To this end, God gives a second commandment, that they create no images for the purpose of worship. It was traditional in all religious traditions in the middle east, to make statues of the gods that they would be worshiping, and to offer prayers to those statues. YHWH, though, rejects this practice, and refuses to be cast into a statue. Instead, we will find later, the ark of the covenant will be understood as the earthly footstool of God’s heaven throne, and will be the only earthly representation of Godself that God will allow.
The third commandment: “You shall not swear falsely by the name of the Lord your God.” As we still do today, ancient peoples, when they wanted to add some extra oomph to their oaths, would swear in the name of God. I swear by Apollo that I will fulfill my duty to the army, for example. God says, “If you’re going to use my name in an oath, you had better really mean it, because I will hold you to it.” This is one of the reasons why it became tradition to never speak the name of God, so that no one would ever accidentally use God’s name in vain.
The fourth commandment: “Remember the sabbath day and keep it holy.” God worked for six days and then rested on the seventh. You should work for six days and then rest on the seventh. Also, you should let all of your children, and all of your slaves, and even all of your animals rest on Saturdays. This was a very strange concept in the ancient world. In all other cultures, all seven days were work days. Now, they broke up the monotony with plenty of religious feasts and festivals. But the idea that every seventh day should be free of work, and especially that even slaves should get one day off in seven, seemed ridiculous to Israel’s neighbors. Apparently, it seems fairly ridiculous to us today, too. Few would consider having one day a week in which every single business shut down. We still expect cooks and waiters work, even if we decide to take one day off.
The fifth commandment: “Honor your father and mother.” You may have noticed that all of the commandments before this one are about God and the people’s relationship to God. All of the one’s after this will be about ethics. This commandment is the bridge. Honor your father and mother. As you respect God, you should also respect your elders. This means being respectful and obedient. It also means providing for them in their old age. This is another of the commandments that doesn’t make much sense to us in the modern world. If this were the ancient world, I would still be living in my father’s house, and he would decide what was right for me, and for Melissa, and for our children. Honoring one’s father meant doing exactly what he said until he died.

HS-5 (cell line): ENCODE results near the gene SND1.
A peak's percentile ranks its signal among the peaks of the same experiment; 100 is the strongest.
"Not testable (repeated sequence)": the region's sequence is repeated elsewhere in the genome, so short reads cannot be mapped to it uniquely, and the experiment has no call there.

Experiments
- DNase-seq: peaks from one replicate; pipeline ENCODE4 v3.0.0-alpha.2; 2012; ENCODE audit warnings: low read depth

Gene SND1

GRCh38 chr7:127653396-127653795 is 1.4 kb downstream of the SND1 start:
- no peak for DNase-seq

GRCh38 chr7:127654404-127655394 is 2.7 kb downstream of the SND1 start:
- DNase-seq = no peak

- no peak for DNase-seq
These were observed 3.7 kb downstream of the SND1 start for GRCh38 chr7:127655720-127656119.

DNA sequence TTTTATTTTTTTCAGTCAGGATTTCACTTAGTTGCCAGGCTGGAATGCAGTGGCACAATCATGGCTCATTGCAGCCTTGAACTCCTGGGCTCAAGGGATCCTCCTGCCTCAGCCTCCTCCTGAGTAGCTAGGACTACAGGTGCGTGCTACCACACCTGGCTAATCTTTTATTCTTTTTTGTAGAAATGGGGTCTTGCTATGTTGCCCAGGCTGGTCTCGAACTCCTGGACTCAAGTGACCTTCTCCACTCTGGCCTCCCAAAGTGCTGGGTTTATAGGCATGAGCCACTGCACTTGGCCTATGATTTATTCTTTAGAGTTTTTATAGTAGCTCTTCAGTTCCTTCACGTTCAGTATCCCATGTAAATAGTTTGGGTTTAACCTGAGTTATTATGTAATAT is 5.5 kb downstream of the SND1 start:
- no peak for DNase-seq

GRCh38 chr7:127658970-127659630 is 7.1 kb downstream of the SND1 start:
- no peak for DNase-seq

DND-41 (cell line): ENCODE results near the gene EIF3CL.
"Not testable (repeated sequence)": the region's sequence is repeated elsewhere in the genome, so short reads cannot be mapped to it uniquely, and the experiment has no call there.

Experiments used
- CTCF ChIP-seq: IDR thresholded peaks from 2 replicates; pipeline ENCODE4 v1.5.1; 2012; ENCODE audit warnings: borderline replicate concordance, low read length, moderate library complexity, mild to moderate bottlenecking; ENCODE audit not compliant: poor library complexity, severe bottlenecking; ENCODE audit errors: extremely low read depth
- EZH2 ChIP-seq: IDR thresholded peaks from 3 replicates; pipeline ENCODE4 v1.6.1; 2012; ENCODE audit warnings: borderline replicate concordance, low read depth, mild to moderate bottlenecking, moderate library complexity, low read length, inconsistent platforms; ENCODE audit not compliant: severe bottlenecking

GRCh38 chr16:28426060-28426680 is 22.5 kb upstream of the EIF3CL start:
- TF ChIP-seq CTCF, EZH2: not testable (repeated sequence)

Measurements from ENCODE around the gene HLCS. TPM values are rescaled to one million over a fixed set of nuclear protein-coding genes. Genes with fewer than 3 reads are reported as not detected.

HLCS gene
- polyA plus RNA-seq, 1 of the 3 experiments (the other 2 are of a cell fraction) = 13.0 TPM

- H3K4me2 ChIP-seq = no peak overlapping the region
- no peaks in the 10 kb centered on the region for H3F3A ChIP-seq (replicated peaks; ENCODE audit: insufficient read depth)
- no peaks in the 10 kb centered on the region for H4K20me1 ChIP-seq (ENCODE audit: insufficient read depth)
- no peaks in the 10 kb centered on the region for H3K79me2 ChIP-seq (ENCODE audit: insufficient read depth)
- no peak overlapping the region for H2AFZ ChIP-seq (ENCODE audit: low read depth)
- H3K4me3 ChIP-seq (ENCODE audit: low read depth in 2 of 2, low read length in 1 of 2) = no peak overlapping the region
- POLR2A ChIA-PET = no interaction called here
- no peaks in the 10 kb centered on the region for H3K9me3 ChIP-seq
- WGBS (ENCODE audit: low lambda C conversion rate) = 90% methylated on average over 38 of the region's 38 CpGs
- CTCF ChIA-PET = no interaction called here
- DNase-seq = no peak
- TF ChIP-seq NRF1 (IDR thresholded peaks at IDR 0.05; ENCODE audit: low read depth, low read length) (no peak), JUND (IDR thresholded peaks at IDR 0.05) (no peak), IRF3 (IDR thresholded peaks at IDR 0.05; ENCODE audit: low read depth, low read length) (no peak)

That, thankfully, is not the way our families work in modern America. Most of us would find it fairly odd to have grandparents living in the same house with all of their sons, and all of their daughters-in-law, and all of their paternal grandchildren, and all of their granddaughters-in-law, and all their great-grandchildren, and having the patriarch of the family making the decisions for everyone. We might even call social services on a family like that. In a culture in which we usually define a family as a nuclear family, and in which we expect children to strike it out on their own and become independent once they graduate high school or college, we have quite a lot of thinking to do about what it might mean to honor one’s father and mother, to honor one’s elders.
The sixth commandment: “You shall not kill.” That’s a difficult one too. Obviously, murder seems to be prohibited here. But what about revenge killings? What about capital punishment? What about war? Are those things allowed, or are they exceptions to this commandment?